Last Friday, I finally presented my complete work. Our project was to be an independent extension to a restaurant in Hareskoven. Hareskoven is perhaps Greater Copenhagen's largest woodland area, and it is also the location of our project site. The existing larger restaurant building, is one that hardly makes use of its beautiful surrounding forest panorama. Furthermore, it hardly has any direct relation to the forest, rather than its situation, so I decided that my primary goals for the design of my project were to design a building that has closer relations to the forest, and also to be one that makes use of the woodland panorama.
Playing around with different shapes that would enframe a specific view towards the forest, while also making a sort of tunnel-like refuge to the wild forest, I ended up with the above shapes as my first concept. These shapes and their long V-roofs reminded me about the viking longhouses - litterally, long houses where entire viking village communities were housed under one roof. These longhouses (concept illustrated bellow) led to the grand idea of the rest of the project.
Having taken this conceptual twist and making it the focus of the project, I went on to use the sketch-model on the lower right side of the first illustration. I especially like this one, since it lived up to the tunnel-to-the-forest concept, while also following the form language of the longhouse idea. Furthermore, I was very satisfied with having the visitors first go down in a small, discrete entrance, and then having a huge opening on the other end of the tunnel, so they get a somewhat dramatic experience of the look towards the first, already as they enter. Below are the technical drawings:
As you can see, there is a major difference in the roof height from the entry point and by the end of the roof. It is also quite clear, that my design most certainly lives up to the name of longhouse! Following the social structure of the viking longhouse, my building is furnished quite simply, but with a great emphasis on social activity. My concept of this restaurant pavilion, is to have a different dining experience. Instead of having your food directly serve, as at normal restaurants, here the visitors come in groups, and together with a guide they are given food packages, that they, with assistance from the cook, cook together, thus creating a social activity through the cooking process. All this is achieved through a single, simple component, that is placed centrally in the building. This long component consists of a kitchen, a grill pit and finally a long table. Like the viking longhouses, there are no electric appliances whatsoever, just a grill pit, where the meats are grilled. On the kitchen component is a sink, which is the only appliance that requires an external source. Furthermore, guests are seated on two long concrete benches, placed along the long table, once again to bring the guests closer together, as part of the social experience. The smoke from the grilling rises naturally towards the ceiling, where five openings allow it to exit the building. During the cooking, the elevating smoke makes daylight from the ceiling openings (which by the way are covered with windows, which only open when the smoke needs to exit), become quite clear, thus creating a dramatic effect in the indoors. Below are two renderings, one of the exterior and one of the interior:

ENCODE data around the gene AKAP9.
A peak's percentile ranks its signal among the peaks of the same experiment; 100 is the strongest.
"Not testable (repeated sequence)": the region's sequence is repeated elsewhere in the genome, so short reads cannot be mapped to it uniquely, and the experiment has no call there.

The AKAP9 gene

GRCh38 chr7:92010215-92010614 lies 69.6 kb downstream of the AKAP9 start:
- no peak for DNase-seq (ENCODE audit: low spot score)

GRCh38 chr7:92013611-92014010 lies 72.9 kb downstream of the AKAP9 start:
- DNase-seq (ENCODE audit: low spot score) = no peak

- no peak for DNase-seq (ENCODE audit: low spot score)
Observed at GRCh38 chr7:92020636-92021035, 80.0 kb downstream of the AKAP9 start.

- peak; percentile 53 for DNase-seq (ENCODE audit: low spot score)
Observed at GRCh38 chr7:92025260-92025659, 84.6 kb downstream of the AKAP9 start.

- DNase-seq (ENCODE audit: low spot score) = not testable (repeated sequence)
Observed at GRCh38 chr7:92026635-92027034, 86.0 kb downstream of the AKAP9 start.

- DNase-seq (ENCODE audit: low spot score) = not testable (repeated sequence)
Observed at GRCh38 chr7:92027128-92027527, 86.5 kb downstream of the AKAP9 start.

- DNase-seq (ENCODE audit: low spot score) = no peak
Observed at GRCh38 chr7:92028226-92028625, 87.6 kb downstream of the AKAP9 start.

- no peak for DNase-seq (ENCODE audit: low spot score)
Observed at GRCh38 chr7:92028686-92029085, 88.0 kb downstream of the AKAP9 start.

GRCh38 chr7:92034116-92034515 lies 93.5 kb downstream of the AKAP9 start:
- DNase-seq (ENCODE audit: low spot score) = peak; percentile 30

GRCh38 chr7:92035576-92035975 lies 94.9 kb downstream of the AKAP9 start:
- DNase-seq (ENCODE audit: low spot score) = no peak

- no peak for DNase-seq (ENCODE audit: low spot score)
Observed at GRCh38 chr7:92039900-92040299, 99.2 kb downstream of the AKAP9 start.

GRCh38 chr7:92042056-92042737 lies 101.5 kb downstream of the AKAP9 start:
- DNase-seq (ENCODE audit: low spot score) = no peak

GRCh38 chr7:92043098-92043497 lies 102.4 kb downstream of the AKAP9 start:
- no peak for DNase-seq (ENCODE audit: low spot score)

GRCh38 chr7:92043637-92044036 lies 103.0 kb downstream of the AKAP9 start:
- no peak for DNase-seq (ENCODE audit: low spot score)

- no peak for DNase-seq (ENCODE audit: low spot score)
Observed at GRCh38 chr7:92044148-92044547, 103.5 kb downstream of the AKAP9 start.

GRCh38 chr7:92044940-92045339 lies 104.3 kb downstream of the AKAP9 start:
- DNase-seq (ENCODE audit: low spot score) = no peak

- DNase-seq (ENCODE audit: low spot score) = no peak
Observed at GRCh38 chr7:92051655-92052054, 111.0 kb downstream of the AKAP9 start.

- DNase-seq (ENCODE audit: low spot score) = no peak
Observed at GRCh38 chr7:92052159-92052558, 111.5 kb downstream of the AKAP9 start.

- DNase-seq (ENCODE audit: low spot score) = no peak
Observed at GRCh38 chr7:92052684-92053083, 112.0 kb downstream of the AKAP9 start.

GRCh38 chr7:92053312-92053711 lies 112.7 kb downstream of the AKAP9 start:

And a few photos of a 1:50 scale model I made of the project:
As for the criticism I got for the project, it was generally favourable towards my project. The dug-down discrete entrance was criticized, but mostly for the shaping of the staircase, that according to my teachers wasn't completely in harmony with the rest of the structure. I was also questioned about the wooden roof and finally wether the entrance area of the structure was too enclosed and and narrow. I have to agree with all the three mentioned things, that there is space for improvement there, but otherwise, I'm satisfied with the concept and the aesthetic appearance of the result.
P.S. We're now having a 3D Studio Max course, and by the end of next week, I'll have a far more advanced 3D rendering of this project to show!
- Andy Minchev